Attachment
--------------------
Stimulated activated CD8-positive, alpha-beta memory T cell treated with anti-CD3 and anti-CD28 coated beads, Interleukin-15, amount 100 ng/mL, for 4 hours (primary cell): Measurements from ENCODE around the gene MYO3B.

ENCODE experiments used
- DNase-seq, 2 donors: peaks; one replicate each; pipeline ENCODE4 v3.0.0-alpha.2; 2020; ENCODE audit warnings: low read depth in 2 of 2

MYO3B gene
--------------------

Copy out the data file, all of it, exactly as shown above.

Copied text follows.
Stimulated activated CD8-positive, alpha-beta memory T cell treated with anti-CD3 and anti-CD28 coated beads, Interleukin-15, amount 100 ng/mL, for 4 hours (primary cell): Measurements from ENCODE around the gene MYO3B.

ENCODE experiments used
- DNase-seq, 2 donors: peaks; one replicate each; pipeline ENCODE4 v3.0.0-alpha.2; 2020; ENCODE audit warnings: low read depth in 2 of 2

MYO3B gene